26 June 2001 Color and contrast perception in monochrome medical imaging flat-panel displays
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Abstract
The interpretation of diagnostic grayscale images by human beings relies on luminance discrimination at photopic levels. The observer in his search for abnormality relies on luminance modulation. If this hypothesis is valid, then the color of a monochrome presentation should not affect diagnostic performance when the image luminance is equivalent to grayscale levels. Does observer preference for a particular tint influence his performance defining an ideally colored grayscale? In this paper, we studied the variations in supra-threshold contrast perception when using different colored scales to display psychophysics targets on uniform background. We used targets with six different colored scales based upon the hue and saturation levels, while maintaining a constant luminosity. The six colored scales and the 'white' grayscale constituted our set of seven colored scales used in a two-alternative forced choice scheme with random presentation and eighteen observers. All image targets contained the same degree of physical contrast and the same luminance values. We computed the degree of preference for all possible combinations of two colored scales. In spite of large inter-observer variability, we found that green and blue scales result in higher perceived contrast.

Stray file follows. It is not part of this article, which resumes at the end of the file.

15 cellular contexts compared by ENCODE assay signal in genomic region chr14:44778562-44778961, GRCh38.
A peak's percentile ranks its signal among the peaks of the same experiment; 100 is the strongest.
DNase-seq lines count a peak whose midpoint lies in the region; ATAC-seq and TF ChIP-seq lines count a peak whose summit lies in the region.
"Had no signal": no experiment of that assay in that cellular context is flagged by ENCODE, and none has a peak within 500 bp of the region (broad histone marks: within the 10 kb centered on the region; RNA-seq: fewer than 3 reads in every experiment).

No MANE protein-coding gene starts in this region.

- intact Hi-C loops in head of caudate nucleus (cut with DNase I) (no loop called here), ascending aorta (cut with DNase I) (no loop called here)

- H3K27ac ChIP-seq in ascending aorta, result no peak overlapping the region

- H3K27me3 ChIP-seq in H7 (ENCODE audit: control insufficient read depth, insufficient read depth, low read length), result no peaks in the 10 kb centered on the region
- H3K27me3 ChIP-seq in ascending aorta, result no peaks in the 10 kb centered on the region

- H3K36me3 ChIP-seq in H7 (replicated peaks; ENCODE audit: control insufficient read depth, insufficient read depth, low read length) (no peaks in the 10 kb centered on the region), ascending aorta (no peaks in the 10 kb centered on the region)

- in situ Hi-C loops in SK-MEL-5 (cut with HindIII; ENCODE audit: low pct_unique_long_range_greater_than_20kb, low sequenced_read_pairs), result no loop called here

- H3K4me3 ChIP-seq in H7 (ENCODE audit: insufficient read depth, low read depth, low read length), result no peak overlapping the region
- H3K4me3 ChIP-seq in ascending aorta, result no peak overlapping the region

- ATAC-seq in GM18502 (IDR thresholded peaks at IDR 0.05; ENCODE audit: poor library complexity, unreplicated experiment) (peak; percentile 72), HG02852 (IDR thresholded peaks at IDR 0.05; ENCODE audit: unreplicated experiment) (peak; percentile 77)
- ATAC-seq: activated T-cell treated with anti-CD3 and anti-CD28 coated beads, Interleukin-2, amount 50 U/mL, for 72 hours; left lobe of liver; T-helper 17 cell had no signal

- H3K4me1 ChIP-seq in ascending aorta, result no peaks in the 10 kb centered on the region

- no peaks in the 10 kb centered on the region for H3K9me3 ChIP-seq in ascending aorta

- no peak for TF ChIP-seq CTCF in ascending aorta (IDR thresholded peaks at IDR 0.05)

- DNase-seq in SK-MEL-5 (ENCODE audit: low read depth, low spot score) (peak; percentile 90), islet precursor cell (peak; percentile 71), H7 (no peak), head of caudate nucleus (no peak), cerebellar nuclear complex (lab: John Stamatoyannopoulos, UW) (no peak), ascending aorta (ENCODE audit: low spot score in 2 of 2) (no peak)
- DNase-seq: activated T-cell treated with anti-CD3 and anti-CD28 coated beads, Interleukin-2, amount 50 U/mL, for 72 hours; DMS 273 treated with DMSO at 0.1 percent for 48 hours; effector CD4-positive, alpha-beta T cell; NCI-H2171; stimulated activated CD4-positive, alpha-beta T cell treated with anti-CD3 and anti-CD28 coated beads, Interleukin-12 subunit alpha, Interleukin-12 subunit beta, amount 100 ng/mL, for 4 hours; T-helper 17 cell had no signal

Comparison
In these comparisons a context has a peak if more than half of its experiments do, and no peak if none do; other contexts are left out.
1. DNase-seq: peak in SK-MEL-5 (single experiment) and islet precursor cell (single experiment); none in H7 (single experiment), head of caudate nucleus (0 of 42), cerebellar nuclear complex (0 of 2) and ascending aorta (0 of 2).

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Aldo Badano, Jerzy Kanicki, "Color and contrast perception in monochrome medical imaging flat-panel displays", Proc. SPIE 4324, Medical Imaging 2001: Image Perception and Performance, (26 June 2001); doi: 10.1117/12.431170; https://doi.org/10.1117/12.431170
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